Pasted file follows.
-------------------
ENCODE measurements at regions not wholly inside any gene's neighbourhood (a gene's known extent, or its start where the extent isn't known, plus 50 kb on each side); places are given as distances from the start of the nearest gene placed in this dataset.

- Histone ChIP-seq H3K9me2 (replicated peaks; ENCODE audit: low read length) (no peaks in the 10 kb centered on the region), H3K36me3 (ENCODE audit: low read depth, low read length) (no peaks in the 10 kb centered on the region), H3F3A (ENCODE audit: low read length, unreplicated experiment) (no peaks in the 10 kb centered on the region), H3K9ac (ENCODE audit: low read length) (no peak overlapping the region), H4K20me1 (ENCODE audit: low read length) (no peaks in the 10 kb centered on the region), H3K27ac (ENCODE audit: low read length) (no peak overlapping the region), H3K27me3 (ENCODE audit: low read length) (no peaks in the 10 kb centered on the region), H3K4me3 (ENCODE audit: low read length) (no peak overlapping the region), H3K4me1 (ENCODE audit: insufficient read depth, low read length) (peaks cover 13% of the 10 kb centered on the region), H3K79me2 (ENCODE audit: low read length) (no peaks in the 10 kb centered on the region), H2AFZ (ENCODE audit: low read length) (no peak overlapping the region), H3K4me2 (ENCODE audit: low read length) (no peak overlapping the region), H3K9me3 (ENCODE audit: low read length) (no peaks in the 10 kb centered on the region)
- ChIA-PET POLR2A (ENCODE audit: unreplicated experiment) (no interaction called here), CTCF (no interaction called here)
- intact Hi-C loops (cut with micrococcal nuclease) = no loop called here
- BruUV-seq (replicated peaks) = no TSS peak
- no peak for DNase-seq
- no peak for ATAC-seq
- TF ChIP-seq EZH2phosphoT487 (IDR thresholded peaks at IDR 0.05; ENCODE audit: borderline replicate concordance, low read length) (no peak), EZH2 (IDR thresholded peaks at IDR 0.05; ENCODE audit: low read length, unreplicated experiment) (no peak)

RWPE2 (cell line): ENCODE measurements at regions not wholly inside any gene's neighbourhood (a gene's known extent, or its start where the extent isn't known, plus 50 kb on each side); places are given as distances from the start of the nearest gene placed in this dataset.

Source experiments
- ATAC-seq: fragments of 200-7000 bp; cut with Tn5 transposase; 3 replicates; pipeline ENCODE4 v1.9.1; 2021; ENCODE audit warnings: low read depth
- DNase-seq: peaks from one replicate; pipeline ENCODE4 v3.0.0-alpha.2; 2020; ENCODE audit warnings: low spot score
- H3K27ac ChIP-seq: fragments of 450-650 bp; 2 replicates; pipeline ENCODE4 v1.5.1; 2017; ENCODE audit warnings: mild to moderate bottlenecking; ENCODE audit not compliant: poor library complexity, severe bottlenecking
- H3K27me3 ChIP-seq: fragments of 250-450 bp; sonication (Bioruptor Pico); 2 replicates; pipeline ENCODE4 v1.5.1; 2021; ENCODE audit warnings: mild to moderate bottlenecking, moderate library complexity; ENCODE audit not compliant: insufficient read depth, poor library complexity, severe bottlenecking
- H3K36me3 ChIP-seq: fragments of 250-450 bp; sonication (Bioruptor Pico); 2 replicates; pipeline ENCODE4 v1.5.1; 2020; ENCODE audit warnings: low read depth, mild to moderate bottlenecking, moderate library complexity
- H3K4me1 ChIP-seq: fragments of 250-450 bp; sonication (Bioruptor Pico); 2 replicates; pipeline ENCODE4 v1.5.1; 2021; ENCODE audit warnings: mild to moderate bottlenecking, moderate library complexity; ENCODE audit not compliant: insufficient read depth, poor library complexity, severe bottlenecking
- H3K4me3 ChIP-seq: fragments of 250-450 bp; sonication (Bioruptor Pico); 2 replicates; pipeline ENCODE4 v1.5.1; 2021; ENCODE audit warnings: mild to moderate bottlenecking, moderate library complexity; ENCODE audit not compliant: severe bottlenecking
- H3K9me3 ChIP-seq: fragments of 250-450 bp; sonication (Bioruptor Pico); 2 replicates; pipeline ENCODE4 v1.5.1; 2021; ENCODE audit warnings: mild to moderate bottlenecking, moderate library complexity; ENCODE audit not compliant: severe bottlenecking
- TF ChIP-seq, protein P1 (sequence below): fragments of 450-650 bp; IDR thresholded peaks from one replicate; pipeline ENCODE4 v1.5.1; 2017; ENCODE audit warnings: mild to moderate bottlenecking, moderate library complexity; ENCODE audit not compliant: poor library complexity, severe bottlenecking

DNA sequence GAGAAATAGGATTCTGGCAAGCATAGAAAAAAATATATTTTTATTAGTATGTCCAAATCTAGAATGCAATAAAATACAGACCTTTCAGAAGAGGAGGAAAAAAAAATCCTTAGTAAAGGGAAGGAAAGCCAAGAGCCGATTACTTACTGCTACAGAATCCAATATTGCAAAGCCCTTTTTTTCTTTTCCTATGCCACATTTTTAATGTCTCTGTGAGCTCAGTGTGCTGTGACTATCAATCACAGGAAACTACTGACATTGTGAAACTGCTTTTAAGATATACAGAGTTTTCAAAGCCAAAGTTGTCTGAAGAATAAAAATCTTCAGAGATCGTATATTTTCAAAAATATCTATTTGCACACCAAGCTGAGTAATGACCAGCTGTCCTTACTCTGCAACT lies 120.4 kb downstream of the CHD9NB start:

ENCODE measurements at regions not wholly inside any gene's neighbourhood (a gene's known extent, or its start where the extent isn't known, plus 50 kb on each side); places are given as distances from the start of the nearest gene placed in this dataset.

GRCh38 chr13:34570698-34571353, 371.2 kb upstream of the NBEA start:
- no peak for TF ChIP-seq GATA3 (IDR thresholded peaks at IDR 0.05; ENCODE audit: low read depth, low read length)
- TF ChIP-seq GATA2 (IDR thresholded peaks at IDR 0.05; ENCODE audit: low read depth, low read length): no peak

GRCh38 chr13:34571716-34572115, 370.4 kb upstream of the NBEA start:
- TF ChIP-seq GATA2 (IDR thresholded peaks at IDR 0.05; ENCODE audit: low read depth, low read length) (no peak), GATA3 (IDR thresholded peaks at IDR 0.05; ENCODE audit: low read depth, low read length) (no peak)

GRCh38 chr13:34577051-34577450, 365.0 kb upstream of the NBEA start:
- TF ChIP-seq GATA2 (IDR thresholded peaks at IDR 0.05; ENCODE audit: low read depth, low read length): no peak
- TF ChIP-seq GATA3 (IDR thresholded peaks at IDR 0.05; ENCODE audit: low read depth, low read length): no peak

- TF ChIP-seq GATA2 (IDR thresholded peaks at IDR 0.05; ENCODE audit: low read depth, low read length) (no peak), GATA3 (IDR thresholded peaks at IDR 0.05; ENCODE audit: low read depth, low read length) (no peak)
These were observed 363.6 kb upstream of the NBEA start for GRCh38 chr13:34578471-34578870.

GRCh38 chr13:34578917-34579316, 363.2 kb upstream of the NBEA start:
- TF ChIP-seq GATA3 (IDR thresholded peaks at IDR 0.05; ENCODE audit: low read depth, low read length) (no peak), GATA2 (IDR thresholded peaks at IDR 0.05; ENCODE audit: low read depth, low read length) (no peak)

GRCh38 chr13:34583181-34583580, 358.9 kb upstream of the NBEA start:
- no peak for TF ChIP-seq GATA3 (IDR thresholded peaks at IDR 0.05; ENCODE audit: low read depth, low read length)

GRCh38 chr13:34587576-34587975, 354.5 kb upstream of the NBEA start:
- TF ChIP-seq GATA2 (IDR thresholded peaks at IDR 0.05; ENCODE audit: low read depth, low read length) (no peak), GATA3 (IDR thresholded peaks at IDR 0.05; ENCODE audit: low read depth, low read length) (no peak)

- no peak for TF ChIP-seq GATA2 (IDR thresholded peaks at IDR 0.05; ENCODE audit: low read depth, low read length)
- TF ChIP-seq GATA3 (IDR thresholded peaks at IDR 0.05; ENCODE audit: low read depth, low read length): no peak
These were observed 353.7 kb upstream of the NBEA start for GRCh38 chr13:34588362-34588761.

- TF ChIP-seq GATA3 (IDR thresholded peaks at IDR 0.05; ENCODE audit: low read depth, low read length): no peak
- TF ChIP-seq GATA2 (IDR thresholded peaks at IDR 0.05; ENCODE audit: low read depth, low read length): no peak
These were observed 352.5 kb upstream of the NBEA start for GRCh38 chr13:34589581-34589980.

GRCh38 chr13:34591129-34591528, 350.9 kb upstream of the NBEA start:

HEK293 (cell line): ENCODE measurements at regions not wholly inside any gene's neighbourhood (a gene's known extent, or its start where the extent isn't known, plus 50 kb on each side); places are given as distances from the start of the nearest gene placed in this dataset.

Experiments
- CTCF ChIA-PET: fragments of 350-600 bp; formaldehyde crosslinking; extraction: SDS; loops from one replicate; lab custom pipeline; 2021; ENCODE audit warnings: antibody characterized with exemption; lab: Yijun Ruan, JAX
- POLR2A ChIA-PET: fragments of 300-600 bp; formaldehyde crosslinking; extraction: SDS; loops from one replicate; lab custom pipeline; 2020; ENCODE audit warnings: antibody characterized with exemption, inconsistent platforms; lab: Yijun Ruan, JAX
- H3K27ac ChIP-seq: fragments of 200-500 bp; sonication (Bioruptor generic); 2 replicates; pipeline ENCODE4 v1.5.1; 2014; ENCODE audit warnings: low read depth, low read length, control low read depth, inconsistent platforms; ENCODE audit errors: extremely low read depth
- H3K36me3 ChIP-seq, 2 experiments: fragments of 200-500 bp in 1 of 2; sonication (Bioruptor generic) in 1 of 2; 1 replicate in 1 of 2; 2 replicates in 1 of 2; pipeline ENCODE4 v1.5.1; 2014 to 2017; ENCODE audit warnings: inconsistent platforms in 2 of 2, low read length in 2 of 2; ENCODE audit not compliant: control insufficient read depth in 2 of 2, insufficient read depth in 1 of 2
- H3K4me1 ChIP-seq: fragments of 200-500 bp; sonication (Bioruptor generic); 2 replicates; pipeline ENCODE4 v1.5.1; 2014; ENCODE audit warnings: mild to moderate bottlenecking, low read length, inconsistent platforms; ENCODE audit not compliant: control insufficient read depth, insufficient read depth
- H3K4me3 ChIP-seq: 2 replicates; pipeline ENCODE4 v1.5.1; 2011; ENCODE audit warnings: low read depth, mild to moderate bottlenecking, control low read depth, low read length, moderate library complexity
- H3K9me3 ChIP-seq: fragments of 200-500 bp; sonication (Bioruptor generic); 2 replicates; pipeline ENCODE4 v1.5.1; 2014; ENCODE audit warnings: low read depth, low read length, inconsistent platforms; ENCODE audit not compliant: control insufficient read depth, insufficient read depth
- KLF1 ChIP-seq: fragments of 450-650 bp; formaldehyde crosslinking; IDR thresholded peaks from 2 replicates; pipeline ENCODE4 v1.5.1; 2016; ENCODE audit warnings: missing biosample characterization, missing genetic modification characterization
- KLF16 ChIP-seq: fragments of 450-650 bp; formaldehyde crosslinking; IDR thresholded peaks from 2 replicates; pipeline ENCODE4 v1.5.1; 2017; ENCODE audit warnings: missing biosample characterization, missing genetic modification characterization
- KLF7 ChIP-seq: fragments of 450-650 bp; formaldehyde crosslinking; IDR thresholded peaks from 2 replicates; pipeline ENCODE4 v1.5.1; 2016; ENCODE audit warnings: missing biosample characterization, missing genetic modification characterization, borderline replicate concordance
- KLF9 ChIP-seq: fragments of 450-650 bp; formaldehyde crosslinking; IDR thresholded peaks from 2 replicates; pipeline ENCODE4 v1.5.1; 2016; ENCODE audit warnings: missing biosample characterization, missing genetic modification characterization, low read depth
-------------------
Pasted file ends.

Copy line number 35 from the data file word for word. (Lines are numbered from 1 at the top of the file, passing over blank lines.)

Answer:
- no peak for TF ChIP-seq GATA3 (IDR thresholded peaks at IDR 0.05; ENCODE audit: low read depth, low read length)